Jessica's was not a life lost but a life stolen.
A post that looks at our research into firespreading raptors in the Top End of Australia ... and beyond.
Following are the abstracts of papers and posters presented at the recent Ethnoornithology Symposium, entitled “Birds in culture and context – Ethnoornithology in application and theory“, held during the 30th Society of Ethnobiology conference at the University of California, Berkeley from 28 to 31st March 2007. It was a great day, with a quantity and quality of papers […]
I've been very interested in cuckoos generally—and Channel-billed Cuckoos in particular—for a few years, especially in relation to the knowledge that Aboriginal language groups here in the Northern Territory and beyond have about them. I'd love to hear any information that groups outside of the areas discussed in the post may have—feel free to drop me a line or post a comment.
Few people drive Highway 33; even fewer make the run from end to end. Highway 1, dancing along the coast, offers better scenery, and Interstate 5, a more-or-less parallel route, greater speed and efficiency. No, this is a workaday road, a highway for short-haul truckers and agricultural sales reps, for convoys of harvesters, vans shuttling prisoners and even the occasional lone tractor.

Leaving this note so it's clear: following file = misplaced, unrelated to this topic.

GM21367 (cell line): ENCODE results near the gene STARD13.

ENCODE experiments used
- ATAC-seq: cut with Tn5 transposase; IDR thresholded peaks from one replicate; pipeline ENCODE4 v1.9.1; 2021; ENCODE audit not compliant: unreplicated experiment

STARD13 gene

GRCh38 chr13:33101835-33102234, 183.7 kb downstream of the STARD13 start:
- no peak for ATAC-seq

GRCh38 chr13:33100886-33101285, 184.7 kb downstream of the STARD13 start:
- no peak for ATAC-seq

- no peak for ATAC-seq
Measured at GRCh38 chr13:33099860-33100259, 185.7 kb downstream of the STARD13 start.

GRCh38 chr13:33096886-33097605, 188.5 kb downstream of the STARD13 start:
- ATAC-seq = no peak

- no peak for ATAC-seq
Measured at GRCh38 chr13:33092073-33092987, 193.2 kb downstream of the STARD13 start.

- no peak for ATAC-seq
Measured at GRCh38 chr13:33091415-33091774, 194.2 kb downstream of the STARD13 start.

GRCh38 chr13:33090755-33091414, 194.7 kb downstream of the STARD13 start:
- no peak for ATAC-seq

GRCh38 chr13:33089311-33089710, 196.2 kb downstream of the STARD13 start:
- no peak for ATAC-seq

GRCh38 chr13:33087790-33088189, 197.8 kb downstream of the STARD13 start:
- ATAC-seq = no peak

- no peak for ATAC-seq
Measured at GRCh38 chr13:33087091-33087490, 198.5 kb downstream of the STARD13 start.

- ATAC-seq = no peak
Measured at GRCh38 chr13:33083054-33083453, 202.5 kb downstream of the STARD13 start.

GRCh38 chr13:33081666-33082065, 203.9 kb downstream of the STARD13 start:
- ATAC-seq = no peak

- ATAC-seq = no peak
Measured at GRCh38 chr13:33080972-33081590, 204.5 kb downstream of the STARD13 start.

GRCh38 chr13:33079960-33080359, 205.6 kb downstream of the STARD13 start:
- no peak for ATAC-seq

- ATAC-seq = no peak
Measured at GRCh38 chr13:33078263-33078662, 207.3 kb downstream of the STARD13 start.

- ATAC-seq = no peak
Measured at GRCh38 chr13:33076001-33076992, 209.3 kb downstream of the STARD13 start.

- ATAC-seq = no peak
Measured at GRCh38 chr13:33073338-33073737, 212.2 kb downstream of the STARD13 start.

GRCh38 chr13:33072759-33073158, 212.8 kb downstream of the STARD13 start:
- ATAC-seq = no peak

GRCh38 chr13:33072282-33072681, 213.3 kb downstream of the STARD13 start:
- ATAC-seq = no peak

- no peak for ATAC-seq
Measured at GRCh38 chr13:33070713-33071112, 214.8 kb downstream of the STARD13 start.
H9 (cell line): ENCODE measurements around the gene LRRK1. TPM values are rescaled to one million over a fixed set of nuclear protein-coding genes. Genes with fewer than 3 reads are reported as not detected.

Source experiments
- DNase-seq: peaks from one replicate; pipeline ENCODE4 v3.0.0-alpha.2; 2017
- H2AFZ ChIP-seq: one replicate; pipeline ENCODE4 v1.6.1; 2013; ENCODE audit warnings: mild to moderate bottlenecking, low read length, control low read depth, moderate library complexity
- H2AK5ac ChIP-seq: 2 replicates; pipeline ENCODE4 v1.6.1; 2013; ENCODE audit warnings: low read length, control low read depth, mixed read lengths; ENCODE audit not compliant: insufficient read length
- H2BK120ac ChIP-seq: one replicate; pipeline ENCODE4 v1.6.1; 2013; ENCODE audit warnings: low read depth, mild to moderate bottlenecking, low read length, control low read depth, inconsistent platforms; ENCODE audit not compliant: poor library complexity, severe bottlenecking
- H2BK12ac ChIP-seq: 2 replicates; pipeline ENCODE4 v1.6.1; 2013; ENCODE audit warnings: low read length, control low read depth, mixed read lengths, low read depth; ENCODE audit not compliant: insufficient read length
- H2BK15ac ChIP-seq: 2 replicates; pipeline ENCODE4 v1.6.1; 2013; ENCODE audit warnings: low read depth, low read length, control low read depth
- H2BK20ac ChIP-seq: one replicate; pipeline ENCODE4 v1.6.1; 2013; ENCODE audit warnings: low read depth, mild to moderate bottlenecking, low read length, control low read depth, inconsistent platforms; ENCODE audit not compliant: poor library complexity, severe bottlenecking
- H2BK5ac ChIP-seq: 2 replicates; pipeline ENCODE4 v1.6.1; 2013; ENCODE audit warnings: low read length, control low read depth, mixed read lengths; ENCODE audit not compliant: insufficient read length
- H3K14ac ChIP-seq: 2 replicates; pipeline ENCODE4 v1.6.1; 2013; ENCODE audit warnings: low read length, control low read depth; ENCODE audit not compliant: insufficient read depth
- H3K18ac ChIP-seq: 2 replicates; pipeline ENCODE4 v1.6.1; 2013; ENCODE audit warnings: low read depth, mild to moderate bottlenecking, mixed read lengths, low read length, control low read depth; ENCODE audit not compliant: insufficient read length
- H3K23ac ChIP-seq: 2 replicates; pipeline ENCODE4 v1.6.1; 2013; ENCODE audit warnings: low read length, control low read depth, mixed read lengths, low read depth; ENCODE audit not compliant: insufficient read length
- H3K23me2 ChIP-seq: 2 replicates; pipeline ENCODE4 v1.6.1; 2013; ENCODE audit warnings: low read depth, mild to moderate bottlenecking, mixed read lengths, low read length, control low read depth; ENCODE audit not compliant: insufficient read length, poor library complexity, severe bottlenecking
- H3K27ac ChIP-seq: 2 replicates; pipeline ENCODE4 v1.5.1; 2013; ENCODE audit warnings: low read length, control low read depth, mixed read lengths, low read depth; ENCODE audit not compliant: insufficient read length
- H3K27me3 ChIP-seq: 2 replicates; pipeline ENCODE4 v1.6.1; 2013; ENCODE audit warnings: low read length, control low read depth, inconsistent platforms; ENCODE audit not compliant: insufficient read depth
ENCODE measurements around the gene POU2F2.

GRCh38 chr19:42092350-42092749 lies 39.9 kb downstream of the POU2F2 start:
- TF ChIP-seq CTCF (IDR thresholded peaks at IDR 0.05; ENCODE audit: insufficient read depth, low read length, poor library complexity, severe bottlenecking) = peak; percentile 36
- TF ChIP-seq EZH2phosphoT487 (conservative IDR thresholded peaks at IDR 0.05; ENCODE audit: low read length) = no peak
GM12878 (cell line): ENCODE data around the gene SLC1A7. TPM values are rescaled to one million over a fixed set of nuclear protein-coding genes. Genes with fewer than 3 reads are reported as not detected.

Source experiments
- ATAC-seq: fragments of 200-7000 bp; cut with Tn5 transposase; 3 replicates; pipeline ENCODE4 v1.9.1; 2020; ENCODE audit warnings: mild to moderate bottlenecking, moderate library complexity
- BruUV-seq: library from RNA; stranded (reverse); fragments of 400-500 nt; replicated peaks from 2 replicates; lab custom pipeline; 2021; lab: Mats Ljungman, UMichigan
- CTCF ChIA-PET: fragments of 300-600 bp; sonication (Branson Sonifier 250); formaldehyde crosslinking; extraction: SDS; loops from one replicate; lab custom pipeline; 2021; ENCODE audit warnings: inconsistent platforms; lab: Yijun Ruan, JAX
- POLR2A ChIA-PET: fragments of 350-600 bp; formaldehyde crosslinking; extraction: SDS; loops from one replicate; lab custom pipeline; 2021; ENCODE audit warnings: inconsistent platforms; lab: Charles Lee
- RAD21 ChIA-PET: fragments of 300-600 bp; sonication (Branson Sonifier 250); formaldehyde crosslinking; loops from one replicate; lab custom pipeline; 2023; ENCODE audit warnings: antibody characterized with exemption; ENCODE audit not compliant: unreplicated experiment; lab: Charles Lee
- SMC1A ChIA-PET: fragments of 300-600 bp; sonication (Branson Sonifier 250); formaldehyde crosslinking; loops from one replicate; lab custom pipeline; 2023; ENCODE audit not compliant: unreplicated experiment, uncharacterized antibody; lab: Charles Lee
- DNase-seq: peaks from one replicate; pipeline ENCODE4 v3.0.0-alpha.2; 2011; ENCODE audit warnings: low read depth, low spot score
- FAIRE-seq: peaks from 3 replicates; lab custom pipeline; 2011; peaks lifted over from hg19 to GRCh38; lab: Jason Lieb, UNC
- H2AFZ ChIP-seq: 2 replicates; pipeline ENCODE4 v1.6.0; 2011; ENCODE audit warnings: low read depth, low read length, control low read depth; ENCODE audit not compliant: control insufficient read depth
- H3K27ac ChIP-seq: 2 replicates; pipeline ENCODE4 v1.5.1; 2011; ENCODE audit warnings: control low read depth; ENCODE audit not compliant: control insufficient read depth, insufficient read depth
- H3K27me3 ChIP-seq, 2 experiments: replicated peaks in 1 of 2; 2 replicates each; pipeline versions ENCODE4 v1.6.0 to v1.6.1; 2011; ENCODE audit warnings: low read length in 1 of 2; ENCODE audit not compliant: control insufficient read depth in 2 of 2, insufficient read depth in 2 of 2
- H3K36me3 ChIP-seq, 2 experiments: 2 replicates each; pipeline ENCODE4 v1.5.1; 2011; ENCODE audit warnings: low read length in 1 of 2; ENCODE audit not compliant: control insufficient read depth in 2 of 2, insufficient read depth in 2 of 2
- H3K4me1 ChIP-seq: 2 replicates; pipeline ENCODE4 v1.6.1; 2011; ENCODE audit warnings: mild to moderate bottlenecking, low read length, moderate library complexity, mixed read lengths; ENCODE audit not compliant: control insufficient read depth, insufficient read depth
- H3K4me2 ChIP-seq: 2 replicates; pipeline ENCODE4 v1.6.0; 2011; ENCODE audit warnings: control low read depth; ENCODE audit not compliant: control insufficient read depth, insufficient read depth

While returning from a publicity trip to San Francisco in Sept. 1940, Fr. Crowley struck a steer that had wandered onto the highway. His car was forced into the path of an oncoming truck, and he was killed instantly.
Alerted to danger, the snake coils up, vibrates its tail and hisses a warning. The Gopher snake can also spread and flatten its head, thereby resembling a rattler even more. An unsure predator mistakes this behavior and the somewhat triangular head of the Gopher snake for a rattlesnake and backs off from its pursuit."
Here I present the abstracts from the ethnoornithology session at the 38th annual Society of Ethnobiology meeting at the University of California Santa Barbara campus last week titled "What Do Birds Tell Us? How Ethno-ornithology Opens Doors to Understanding Relationships with Others."
A look at some of the work being undertaken across the globe by researchers and indigenous people with an interest in birds, people, cultures and the land and environments that they share - from the 13th International Society of Ethnobiology Congress at Montpelier, France in May 2012.
The recognition and application of traditional knowledge of birds is increasingly appreciated as a valuable tool for contemporary societies to re-engage with the knowledge of past generations and to provide opportunities to inform modern land and species management for the benefit of species, landscapes and societies. Across the world, local language and cultural groups are recognising the value of ethnoornithology and ethnobiological methodologies, including as tools for inter-generational transfer of knowledge and engaging mainstream land managers with indigenous cultures and societies.